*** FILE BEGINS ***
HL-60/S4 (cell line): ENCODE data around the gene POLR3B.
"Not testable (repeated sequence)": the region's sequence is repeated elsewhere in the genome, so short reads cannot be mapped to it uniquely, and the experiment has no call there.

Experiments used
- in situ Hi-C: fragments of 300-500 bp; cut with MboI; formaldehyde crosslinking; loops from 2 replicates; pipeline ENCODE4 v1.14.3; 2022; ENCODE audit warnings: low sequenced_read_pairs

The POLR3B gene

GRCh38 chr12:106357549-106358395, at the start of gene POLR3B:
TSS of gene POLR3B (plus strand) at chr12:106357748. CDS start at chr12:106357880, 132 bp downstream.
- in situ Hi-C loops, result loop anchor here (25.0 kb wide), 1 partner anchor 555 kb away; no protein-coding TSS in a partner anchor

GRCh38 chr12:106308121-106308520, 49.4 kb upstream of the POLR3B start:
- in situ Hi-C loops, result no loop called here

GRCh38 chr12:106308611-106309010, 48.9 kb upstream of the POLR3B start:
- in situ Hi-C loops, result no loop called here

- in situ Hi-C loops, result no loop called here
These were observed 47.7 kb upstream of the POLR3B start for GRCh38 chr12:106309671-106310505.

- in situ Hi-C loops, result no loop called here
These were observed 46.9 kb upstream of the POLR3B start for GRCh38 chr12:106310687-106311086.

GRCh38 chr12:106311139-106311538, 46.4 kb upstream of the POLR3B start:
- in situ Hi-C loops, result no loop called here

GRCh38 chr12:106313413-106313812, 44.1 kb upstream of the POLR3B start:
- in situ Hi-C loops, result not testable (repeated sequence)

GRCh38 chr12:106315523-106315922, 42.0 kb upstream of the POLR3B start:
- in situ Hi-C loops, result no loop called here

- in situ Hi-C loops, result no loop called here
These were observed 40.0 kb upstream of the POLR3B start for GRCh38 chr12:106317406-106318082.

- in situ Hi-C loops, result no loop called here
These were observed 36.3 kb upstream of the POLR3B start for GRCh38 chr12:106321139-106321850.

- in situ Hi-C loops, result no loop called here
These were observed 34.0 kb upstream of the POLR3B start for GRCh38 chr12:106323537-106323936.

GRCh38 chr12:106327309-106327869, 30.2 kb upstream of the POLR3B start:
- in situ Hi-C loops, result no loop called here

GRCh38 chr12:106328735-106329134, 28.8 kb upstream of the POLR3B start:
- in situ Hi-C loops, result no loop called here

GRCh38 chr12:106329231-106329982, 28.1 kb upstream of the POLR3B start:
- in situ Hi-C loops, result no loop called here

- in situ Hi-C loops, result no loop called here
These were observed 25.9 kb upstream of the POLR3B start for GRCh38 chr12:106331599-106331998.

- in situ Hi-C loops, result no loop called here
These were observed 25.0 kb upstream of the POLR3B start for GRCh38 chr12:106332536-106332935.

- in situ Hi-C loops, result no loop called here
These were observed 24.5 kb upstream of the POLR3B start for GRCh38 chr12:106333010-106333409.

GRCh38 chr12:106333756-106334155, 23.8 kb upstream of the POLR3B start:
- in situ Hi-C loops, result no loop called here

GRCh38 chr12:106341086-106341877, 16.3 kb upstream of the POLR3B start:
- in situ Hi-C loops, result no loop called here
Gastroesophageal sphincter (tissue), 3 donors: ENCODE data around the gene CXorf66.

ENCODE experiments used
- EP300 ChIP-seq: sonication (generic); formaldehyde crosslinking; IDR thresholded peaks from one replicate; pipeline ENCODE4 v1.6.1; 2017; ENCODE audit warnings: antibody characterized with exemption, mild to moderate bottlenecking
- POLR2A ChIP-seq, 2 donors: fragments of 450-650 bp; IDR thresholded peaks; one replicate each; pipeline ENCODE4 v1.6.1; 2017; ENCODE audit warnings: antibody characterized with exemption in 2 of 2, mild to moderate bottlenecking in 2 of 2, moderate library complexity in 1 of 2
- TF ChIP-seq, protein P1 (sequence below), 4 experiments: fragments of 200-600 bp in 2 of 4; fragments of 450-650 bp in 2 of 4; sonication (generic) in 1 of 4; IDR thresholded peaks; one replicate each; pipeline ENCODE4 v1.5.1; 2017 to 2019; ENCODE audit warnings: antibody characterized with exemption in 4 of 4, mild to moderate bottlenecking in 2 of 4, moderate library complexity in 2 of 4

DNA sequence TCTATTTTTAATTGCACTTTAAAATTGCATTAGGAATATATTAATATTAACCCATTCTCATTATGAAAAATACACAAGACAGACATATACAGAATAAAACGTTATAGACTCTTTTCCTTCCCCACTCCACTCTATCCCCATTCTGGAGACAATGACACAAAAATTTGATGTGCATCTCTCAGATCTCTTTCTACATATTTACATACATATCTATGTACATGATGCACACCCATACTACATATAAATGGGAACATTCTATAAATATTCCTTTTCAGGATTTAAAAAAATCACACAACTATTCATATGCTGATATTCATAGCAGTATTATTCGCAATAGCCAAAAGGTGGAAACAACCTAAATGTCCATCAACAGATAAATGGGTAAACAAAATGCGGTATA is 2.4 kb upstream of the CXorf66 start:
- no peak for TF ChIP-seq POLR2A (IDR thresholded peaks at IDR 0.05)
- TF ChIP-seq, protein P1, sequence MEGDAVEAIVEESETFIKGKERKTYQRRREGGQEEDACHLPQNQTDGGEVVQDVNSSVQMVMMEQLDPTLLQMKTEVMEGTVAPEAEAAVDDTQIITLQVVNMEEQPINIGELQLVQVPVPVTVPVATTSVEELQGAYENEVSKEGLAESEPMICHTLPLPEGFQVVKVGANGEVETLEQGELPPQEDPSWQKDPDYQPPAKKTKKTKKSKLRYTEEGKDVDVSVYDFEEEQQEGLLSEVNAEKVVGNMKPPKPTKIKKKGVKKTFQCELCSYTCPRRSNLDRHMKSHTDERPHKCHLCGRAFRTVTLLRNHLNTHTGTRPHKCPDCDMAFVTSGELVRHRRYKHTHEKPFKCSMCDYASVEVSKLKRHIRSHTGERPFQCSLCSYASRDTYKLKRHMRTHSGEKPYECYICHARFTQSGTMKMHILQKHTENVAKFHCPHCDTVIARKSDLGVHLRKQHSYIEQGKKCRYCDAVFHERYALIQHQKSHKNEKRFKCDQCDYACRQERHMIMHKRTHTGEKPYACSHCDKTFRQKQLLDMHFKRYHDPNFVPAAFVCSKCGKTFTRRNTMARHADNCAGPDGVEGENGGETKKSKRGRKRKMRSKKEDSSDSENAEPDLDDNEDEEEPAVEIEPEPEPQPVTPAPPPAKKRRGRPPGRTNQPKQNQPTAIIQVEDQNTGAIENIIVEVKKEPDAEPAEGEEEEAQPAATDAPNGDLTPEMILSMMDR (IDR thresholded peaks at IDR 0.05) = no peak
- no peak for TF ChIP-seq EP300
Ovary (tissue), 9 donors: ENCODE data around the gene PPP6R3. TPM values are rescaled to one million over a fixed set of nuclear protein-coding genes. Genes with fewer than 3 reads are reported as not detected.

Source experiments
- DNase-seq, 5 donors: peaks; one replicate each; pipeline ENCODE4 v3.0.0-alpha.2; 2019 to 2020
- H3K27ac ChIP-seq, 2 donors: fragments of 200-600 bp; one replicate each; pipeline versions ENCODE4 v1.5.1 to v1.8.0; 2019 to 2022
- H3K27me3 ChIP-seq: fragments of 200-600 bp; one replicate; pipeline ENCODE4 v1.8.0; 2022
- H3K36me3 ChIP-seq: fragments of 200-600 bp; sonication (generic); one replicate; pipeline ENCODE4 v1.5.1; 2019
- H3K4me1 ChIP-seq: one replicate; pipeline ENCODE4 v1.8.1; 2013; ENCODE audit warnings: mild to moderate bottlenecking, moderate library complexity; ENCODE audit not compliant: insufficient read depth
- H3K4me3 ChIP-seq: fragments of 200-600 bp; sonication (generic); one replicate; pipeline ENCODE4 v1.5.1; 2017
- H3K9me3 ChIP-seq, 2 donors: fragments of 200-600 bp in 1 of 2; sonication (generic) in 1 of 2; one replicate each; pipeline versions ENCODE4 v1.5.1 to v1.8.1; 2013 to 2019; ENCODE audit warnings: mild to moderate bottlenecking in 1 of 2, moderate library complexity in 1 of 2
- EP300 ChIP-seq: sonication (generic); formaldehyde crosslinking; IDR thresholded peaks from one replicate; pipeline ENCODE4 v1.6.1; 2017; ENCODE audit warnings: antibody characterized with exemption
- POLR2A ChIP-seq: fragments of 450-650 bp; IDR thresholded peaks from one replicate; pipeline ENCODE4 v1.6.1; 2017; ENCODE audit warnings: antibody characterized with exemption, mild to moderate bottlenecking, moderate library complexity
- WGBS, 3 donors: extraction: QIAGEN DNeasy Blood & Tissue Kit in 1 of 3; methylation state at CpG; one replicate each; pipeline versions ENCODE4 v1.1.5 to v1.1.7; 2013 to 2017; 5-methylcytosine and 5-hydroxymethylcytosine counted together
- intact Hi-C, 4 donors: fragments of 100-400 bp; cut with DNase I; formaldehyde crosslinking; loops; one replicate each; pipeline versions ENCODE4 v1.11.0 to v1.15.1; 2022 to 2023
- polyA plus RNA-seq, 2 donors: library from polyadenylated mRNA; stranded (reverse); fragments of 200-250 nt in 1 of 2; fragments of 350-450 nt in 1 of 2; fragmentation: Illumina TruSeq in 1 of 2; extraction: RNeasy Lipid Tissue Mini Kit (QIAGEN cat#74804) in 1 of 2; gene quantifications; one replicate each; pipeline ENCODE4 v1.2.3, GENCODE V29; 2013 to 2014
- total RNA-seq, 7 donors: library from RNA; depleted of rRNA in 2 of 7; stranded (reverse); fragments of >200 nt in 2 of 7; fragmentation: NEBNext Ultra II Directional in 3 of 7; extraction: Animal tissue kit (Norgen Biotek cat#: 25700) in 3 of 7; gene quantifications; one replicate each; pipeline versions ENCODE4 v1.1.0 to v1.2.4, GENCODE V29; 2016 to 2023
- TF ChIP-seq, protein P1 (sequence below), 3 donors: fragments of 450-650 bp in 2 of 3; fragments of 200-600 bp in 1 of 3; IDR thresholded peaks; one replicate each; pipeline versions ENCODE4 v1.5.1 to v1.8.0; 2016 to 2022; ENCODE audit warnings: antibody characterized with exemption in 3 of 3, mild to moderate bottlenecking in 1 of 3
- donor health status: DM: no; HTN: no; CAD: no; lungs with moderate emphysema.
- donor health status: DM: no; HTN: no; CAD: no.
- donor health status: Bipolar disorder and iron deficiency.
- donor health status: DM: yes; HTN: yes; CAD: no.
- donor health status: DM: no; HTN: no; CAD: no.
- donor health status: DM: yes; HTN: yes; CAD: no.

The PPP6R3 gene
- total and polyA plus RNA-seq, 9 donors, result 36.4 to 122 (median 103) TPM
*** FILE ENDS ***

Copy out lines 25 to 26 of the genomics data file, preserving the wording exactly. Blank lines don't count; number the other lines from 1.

- in situ Hi-C loops, result no loop called here
These were observed 36.3 kb upstream of the POLR3B start for GRCh38 chr12:106321139-106321850.